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Re: Storing sensor data

From: Alexander Staubo <alex(at)bengler(dot)no>
To: Ivan Voras <ivoras(at)freebsd(dot)org>
Cc: pgsql-performance(at)postgresql(dot)org
Subject: Re: Storing sensor data
Date: 2009-05-28 13:39:53
Message-ID: 88daf38c0905280639t754e3928r449da46da04b4c1b@mail.gmail.com (view raw or flat)
Thread:
Lists: pgsql-performance
On Thu, May 28, 2009 at 2:54 PM, Ivan Voras <ivoras(at)freebsd(dot)org> wrote:
> The volume of sensor data is potentially huge, on the order of 500,000
> updates per hour. Sensor data is few numeric(15,5) numbers.

The size of that dataset, combined with the apparent simplicity of
your schema and the apparent requirement for most-sequential access
(I'm guessing about the latter two), all lead me to suspect you would
be happier with something other than a traditional relational
database.

I don't know how exact your historical data has to be. Could you get
by with something like RRDTool? RRdTool is a round-robin database that
stores multiple levels of historical values aggregated by function. So
you typically create an "average" database, a "max" database and so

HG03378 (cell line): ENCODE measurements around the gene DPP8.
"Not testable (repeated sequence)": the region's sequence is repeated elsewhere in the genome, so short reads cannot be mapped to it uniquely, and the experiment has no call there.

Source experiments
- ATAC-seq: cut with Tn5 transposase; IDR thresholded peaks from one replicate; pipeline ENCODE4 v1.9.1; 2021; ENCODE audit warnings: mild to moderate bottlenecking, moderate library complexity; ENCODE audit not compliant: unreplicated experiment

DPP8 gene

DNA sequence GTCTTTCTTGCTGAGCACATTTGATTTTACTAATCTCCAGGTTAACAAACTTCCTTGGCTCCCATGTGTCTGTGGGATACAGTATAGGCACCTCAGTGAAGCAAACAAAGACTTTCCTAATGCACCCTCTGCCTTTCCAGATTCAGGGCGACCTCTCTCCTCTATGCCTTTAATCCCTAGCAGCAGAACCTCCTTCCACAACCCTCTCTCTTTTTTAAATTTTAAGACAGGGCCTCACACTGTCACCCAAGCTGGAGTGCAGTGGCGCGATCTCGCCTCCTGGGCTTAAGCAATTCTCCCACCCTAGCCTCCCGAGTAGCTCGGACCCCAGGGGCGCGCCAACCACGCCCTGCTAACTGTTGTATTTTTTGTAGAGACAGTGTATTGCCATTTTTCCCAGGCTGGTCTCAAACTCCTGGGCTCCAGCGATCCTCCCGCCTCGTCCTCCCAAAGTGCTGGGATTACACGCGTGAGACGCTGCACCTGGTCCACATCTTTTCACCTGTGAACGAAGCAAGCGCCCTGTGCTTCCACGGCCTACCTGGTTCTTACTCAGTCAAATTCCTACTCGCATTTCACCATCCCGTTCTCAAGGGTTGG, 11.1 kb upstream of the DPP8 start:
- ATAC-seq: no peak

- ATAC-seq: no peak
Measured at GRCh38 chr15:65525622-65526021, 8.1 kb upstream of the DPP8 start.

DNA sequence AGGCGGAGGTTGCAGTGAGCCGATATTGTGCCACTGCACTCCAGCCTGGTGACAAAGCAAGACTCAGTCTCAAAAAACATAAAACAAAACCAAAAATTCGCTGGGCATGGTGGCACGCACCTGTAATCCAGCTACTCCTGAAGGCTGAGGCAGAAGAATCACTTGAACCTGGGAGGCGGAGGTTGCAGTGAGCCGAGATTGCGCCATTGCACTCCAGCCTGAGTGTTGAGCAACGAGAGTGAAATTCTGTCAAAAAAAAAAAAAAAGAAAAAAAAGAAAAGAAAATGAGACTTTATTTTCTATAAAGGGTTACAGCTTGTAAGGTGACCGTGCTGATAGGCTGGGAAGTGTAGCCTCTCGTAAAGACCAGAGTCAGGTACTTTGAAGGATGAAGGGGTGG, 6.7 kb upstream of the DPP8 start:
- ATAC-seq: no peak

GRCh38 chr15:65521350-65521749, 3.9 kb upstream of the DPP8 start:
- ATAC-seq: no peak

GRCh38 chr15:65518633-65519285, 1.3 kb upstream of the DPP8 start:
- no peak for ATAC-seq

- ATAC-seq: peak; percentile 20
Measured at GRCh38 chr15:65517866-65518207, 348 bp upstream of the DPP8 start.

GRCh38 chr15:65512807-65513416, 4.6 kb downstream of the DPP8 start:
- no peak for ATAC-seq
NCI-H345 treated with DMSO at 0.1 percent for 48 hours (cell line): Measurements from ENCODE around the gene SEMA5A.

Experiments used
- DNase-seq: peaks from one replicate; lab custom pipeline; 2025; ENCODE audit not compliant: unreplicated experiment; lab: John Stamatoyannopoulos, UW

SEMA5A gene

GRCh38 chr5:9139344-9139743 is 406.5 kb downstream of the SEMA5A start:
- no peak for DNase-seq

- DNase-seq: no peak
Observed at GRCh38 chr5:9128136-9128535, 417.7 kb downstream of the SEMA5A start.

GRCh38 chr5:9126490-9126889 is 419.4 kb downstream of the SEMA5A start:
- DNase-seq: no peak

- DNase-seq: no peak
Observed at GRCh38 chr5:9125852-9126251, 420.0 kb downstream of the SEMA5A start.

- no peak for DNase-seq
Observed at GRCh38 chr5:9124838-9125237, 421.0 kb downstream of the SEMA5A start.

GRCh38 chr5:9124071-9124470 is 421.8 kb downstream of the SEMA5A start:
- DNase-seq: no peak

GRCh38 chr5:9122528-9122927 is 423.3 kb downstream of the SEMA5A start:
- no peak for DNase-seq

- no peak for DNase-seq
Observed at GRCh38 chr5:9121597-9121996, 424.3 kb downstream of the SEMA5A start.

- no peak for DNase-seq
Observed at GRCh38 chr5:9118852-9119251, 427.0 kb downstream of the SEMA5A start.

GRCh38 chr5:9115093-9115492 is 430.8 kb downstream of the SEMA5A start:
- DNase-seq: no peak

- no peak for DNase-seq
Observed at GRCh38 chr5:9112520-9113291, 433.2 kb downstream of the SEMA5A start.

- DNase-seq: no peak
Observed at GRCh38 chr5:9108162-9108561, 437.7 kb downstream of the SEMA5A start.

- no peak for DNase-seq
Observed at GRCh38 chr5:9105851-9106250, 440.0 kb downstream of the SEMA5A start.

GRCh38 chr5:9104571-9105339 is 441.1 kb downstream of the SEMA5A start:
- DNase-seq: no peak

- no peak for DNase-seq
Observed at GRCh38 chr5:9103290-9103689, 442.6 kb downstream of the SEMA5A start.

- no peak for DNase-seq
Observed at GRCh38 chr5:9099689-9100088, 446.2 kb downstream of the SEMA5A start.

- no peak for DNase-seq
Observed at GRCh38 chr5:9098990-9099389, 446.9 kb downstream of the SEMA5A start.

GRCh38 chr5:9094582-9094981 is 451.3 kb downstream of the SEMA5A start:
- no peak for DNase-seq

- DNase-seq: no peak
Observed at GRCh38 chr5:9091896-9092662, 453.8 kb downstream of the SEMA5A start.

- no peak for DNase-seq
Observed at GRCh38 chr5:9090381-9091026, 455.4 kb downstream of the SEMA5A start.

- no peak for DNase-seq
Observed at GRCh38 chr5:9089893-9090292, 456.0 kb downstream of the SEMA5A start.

on, with the appropriate functions to transform the data, and you
subdivide these into day, month, year and so on, by the granularity of
your choice.

When you store a value, the historical data is aggregated
appropriately -- at appropriate levels of granularity, so the current
day database is more precise than the monthly one, and so on -- and
you always have access to the exact current data. RRDTool is used by
software such as Munin and Cacti that track a huge number of readings
over time for graphing.

If you require precise data with the ability to filter, aggregate and
correlate over multiple dimensions, something like Hadoop -- or one of
the Hadoop-based column database implementations, such as HBase or
Hypertable -- might be a better option, combined with MapReduce/Pig to
execute analysis jobs

A.

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Subject: Re: Storing sensor data
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